You're rocking it at work. You've racked up many measurable job accomplishments. So why haven't you received the raise you want?
Maybe Madison's example will provide some clues. When emailing me for pay raise advice, she described her waiting scenario:
Almost two years ago, I was hired as an Accounts Receivables Manager for a property management company. I never received, nor asked for, a performance review, thinking it would naturally occur. I am past my year and a half mark, and I now believe that I am underpaid for the value of my work…
Did you spot Madison's pay raise missteps? "I never received, nor asked for, a performance review, thinking it would naturally occur.”
Yep, there you have them. This delay is costing Madison income, especially since it seems her salary now lags behind both her intrinsic work value and the market value.
Has it been 15 months or more since your last "annual" review?
Chances are, you work for a manager who doesn’t keep on schedule with reviews. From my career experiences over the years in various settings, I've observed it’s easy for busy bosses to stall them.
It’s also easy for women to be passive about pay and wait (and wait) for a busy boss to initiate the meeting.
Waiting is a form of avoidance, and avoidance reflects your discomfort with asking—asking for the performance review meeting and asking for the raise.
Researchers say that this behavior stems from women’s fear that asking for something they want may harm the relationship with the person they need to ask.
So if you’re nervous about making these requests, it’s not your fault; strong social forces influence women’s behavior related to asking for something. And avoidance is often the behavior of choice.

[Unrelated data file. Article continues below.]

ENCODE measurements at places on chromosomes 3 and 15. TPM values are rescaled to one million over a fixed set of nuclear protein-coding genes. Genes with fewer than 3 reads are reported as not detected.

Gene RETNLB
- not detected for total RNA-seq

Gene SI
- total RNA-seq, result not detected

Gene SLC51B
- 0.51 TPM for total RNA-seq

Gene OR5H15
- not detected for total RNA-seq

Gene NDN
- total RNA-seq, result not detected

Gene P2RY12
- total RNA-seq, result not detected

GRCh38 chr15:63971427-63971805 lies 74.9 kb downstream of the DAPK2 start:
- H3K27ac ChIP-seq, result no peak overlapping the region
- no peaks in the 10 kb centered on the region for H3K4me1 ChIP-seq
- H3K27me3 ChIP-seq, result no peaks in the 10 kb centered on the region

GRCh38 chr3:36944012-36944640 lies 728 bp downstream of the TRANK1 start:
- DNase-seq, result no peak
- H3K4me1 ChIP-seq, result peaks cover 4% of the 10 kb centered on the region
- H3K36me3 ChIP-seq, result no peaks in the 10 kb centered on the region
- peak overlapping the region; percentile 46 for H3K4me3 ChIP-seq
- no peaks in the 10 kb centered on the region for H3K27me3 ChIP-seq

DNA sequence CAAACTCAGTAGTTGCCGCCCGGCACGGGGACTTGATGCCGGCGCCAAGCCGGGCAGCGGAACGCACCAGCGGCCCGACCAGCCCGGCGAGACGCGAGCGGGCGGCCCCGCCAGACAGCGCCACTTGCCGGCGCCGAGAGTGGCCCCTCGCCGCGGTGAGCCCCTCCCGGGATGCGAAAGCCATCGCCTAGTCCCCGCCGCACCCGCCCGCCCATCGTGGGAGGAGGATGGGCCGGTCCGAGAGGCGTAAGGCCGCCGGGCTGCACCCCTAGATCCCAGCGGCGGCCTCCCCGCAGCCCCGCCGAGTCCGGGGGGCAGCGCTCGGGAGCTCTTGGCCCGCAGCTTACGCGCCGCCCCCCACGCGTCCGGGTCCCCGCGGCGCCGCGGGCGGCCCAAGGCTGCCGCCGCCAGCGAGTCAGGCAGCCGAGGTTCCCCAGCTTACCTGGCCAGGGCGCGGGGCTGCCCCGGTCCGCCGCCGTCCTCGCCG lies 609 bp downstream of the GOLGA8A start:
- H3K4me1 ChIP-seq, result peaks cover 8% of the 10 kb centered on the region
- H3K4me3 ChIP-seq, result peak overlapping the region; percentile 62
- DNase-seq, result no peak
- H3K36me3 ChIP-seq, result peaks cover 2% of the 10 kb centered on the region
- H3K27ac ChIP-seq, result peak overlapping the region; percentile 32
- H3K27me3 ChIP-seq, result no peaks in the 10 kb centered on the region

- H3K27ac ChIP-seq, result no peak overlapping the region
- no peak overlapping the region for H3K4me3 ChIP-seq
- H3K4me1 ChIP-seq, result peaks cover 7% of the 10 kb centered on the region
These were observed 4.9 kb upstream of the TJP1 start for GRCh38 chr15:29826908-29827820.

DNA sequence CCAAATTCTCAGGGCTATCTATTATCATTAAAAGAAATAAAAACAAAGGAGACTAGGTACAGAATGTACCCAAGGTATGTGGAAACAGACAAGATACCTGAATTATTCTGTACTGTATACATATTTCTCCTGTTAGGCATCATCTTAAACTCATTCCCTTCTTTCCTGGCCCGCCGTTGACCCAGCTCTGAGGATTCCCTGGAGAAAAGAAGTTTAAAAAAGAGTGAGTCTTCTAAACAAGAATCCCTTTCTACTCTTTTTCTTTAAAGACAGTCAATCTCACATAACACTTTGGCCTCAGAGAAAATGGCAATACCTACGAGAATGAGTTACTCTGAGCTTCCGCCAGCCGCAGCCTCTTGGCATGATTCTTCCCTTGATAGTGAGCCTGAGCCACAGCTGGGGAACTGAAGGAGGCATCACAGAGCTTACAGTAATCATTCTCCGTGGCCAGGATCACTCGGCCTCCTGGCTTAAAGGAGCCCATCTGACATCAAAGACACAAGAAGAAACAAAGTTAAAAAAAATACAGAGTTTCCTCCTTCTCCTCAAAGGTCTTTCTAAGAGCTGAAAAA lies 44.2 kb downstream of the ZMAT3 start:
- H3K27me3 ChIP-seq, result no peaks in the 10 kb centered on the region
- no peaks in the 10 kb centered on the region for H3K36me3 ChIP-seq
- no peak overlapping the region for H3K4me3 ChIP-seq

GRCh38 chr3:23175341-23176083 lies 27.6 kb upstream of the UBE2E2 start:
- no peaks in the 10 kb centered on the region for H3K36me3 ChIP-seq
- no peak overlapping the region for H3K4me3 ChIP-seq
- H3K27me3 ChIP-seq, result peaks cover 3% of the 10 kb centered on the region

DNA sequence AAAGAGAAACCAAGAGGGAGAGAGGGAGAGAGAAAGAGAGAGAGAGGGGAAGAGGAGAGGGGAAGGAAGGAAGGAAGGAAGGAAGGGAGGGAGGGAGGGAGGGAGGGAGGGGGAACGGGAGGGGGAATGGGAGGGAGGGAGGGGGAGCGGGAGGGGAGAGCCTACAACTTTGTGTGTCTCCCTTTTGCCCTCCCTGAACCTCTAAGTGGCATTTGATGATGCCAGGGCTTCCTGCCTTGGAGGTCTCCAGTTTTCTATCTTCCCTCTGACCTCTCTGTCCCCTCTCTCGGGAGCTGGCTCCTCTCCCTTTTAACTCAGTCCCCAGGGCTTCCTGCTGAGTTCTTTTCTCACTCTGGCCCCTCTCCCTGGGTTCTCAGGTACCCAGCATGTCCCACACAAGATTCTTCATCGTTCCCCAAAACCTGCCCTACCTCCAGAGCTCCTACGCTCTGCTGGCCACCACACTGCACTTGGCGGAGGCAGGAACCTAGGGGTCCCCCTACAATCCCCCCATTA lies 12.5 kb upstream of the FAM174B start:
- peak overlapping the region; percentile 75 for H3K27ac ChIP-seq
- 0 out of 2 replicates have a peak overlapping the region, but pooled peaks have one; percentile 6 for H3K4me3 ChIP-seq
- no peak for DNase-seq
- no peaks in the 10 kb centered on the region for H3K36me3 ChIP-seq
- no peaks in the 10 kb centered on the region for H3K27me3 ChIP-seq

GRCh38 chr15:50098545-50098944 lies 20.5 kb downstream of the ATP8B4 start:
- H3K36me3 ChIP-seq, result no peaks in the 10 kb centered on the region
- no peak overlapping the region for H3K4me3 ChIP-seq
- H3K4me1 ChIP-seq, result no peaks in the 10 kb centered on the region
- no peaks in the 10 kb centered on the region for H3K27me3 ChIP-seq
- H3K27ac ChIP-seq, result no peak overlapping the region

Sound familiar? Does this give you a better understanding of why you might be under-earning?
Yes, it’s a gender thing. So if you’ve been chiding yourself about not negotiating salary the way you “should” have, please be gentle with yourself.
Instead, give yourself credit for taking the initiative to learn how to do it differently in the future by tapping into Pay Raise Prep School for Women.
From my years of working with accomplished career women, I’ve found that asking for what they want at work is mostly a confidence issue. Fortunately, there are lots of ways to tame anxiety about asking.
For example, role-playing the pay raise request before meeting with your manager is a proven way to gain a sense of control which eases anxiety and improves negotiated outcomes. Rehearse your opening lines and your replies to the objections you expect.
That’s just one approach. There are others which are covered in the online training here at Pay Raise Prep School for Women.
How many more career years do you have ahead of you? Recognize how valuable it is to know how to negotiate the salary you deserve. It’s worth thousands of dollars this year, and next year, and for years to come. Waiting doesn’t work; it’s time to ask.